Brain food

Franka Philip takes time off from slaving over a hot stove to read about Caribbean cuisine

Succulent curry shrimp. Photograph by Shirley Bahadur

Caribbean cuisine—at least to those of us who know and love it—is a reflection of the vivacious, saucy and seductive nature of the people who live in this archipelago. We take our food very seriously, and when friends from different Caribbean countries speak about food, it often turns into banter about whose national dish is the best.

However, as great as we feel our cuisine might be, there’s some way to go before it gains recognition at the table of world cuisine. There are a lot of reasons for that sad state of affairs, including the paucity of excellent books about Caribbean food.

The thing is, there are lots of cookbooks around—just look at the Amazon website and you’ll find them. But, unfortunately, not many of them can stand in the same category as internationally celebrated books like Simon Hopkinson’s Roast Chicken and Other Stories, Nigella Lawson’s How to Eat, or Thomas Keller’s French Laundry Cookbook.

At the end of 2007, however, I came across the best Caribbean cookbook I’ve ever seen, Creole, by Guadeloupean chef Babette de Rozières.

Creole is not the typical jerk-chicken-and-ackee cookbook but a successful exploration of some of the region’s strongest ethnic and cultural influences through the food.

De Rozières, owner of the popular La Table de Babette in Paris, has compiled an amazing collection of Caribbean-inspired dishes. The 120-page fish chapter, for example, is so comprehensive that it could have been a book on its own.

I gushed about it in my food blog, Can Cook, Must Cook: “It’s a fantastic book, buy it… Creole is an absolute revelation and I can’t remember the last time I got so excited about a book at first sight. It’s got to be one of the best cookbooks published this year.”

Creole is also a beautiful-looking book and that’s not surprising, because it is produced by the venerable art publishers Phaidon. To say that Creole is Caribbean food porn is no exaggeration, and in fact, it sets a new standard to which our cookbook writers can aspire.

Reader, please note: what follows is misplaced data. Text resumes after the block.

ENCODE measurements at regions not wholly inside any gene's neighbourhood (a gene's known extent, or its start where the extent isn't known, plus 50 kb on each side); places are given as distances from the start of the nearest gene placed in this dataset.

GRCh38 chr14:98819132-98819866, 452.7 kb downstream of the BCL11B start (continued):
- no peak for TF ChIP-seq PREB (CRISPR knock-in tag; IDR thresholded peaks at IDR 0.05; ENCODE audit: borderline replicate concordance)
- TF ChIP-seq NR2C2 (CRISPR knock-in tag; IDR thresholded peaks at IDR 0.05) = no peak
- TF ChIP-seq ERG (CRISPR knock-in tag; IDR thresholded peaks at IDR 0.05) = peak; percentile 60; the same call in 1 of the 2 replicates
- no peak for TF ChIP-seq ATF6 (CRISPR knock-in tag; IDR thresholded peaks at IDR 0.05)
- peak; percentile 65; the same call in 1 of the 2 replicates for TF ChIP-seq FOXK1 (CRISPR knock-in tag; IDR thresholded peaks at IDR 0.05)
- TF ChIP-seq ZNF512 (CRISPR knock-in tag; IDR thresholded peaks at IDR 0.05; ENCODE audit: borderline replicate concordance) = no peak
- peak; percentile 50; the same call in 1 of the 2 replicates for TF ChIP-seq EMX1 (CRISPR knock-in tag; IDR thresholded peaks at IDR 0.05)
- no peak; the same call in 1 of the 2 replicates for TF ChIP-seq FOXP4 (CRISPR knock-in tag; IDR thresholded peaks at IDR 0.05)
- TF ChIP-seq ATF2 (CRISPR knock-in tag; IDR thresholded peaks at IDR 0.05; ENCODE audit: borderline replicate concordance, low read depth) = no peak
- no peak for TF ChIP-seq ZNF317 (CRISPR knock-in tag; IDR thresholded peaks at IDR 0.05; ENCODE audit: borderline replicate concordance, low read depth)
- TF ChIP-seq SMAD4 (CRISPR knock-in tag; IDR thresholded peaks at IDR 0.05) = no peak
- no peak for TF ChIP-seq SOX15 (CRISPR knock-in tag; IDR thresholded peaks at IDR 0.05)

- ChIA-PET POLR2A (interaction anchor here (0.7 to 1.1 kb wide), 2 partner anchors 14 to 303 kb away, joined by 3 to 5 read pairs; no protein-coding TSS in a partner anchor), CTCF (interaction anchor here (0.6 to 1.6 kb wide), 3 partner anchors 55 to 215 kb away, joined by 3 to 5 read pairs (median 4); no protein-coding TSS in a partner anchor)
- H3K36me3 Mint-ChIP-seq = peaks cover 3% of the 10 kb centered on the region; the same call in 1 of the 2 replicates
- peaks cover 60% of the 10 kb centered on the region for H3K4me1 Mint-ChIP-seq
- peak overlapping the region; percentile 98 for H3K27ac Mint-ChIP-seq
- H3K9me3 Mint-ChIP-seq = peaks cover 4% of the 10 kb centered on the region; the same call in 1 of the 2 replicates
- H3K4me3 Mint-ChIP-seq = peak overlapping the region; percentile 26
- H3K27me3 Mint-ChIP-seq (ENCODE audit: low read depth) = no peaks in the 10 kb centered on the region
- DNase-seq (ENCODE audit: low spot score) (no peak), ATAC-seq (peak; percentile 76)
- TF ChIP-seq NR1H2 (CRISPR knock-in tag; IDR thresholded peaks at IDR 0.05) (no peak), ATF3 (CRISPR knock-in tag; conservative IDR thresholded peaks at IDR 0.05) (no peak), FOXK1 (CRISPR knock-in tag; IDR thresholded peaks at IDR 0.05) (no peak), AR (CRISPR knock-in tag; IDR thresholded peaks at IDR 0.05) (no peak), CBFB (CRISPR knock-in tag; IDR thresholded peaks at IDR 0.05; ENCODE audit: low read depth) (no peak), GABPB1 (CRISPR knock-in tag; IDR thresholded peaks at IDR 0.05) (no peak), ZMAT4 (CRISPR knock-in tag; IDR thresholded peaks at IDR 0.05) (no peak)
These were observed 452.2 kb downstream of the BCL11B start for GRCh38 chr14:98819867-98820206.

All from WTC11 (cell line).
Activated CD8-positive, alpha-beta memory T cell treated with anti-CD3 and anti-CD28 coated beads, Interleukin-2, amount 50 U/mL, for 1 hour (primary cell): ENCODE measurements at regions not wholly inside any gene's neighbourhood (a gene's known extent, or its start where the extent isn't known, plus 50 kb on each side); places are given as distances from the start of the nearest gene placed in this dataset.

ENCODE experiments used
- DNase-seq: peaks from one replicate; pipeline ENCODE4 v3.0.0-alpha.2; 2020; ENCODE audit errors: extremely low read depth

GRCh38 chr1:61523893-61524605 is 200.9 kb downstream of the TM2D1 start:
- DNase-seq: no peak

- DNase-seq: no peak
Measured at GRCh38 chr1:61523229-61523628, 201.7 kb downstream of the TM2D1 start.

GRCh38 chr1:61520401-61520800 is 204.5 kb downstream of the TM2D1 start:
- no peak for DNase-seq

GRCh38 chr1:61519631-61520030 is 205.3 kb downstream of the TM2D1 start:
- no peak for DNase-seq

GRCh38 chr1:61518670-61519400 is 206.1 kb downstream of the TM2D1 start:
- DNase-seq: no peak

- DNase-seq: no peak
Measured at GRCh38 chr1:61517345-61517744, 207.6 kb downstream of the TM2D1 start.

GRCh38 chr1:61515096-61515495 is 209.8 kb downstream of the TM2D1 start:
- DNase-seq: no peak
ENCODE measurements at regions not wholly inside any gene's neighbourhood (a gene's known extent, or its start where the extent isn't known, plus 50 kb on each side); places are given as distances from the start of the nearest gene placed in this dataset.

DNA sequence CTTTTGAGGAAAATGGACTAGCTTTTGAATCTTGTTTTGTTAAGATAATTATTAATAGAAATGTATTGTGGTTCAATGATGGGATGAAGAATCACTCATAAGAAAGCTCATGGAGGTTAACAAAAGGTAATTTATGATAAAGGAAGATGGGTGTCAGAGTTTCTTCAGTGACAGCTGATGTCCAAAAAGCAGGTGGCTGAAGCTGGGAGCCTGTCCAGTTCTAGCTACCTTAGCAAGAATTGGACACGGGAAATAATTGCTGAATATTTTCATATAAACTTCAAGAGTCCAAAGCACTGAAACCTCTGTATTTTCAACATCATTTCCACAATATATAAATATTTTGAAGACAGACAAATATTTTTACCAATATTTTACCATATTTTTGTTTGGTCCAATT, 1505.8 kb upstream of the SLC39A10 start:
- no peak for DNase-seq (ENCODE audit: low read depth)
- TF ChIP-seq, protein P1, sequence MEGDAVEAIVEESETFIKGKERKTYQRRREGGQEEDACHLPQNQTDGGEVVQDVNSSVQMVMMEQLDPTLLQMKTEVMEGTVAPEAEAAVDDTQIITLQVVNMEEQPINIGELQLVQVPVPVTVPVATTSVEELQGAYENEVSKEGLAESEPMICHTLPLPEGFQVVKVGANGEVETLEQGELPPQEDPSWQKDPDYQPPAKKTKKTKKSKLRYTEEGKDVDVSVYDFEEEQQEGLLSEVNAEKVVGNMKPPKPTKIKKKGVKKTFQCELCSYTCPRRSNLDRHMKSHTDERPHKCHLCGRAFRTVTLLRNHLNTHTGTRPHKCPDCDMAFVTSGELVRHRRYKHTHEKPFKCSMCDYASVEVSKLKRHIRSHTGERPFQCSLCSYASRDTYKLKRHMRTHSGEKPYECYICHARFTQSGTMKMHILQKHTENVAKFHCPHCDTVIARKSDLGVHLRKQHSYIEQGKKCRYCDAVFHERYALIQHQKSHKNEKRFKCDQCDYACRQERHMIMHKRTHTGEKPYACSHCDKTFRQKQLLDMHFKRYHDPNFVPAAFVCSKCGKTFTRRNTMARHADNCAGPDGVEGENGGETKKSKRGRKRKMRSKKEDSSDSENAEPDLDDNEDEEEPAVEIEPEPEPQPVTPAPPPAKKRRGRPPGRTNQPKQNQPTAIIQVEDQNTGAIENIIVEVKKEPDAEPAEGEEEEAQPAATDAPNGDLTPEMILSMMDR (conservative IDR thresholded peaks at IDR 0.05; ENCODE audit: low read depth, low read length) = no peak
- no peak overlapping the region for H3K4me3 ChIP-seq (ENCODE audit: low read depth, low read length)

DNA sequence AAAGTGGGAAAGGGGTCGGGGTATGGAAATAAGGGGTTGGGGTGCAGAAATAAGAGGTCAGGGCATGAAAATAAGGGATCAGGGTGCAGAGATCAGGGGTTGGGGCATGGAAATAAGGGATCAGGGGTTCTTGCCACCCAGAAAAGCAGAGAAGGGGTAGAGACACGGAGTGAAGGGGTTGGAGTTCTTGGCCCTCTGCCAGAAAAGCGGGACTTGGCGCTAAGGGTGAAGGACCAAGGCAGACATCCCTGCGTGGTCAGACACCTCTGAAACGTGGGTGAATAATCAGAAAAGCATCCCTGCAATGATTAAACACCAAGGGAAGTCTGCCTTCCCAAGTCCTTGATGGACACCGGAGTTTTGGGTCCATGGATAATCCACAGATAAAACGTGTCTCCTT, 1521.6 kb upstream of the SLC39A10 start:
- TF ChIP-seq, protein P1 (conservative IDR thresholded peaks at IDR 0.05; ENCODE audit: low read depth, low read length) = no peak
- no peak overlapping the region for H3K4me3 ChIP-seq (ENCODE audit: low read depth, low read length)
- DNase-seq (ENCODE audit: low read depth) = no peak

In the last few months, I’ve been checking out a range of books about Caribbean cuisine. Some of them are regular cookbooks, while the others are books about Caribbean food culture.

In Food Culture in the Caribbean, Lynn Marie Houston draws heavily on the region’s history to illustrate how the cuisine has developed. This is a well-researched and scholarly book that manages to be both accessible and quite enjoyable.

It also helps that Houston, an American, has familial ties to the Caribbean, because it seems to have enabled her to easily explain cultural concepts without sounding patronising or condescending.

Houston hits the right chords early on when she captures the essence of Caribbean food culture. “One aspect of Caribbean food that distinguishes it and that links it to its indigenous and African influences, as well as its history of slavery and indentured servitude, is the idea of ‘making do.’ Making do implies using whatever is on hand or whatever can be found and using everything that is available. It is a way of operating in the Caribbean, in particular it seems by women, that can be seen as a creative, even subversive strategy.”

One only has to look at the way the Maroons in Jamaica created jerk chicken, or how the East Indians in Trinidad and Guyana created a unique strand of Indian cookery based on a limited range of ingredients, to see how correct Houston is.

She also gives examples of how British and French colonists have shaped our cuisine, like pointing out that the Barbadian dish jug-jug is based on the Scottish delicacy haggis. Haggis is a sausage made from sheep offal (heart, liver and lungs), oatmeal, onions and spices. Houston points out that in the Bajan version, “The oats are replaced by cornmeal and the mixture is not made into a sausage but served as a one-pot meal.”

The most useful section of the book is the “Typical Meals” chapter in which she describes and categorises classic Caribbean dishes. She does this according to region, ie, English-speaking, Dutch, Spanish and French, then lists the dishes typical to each country.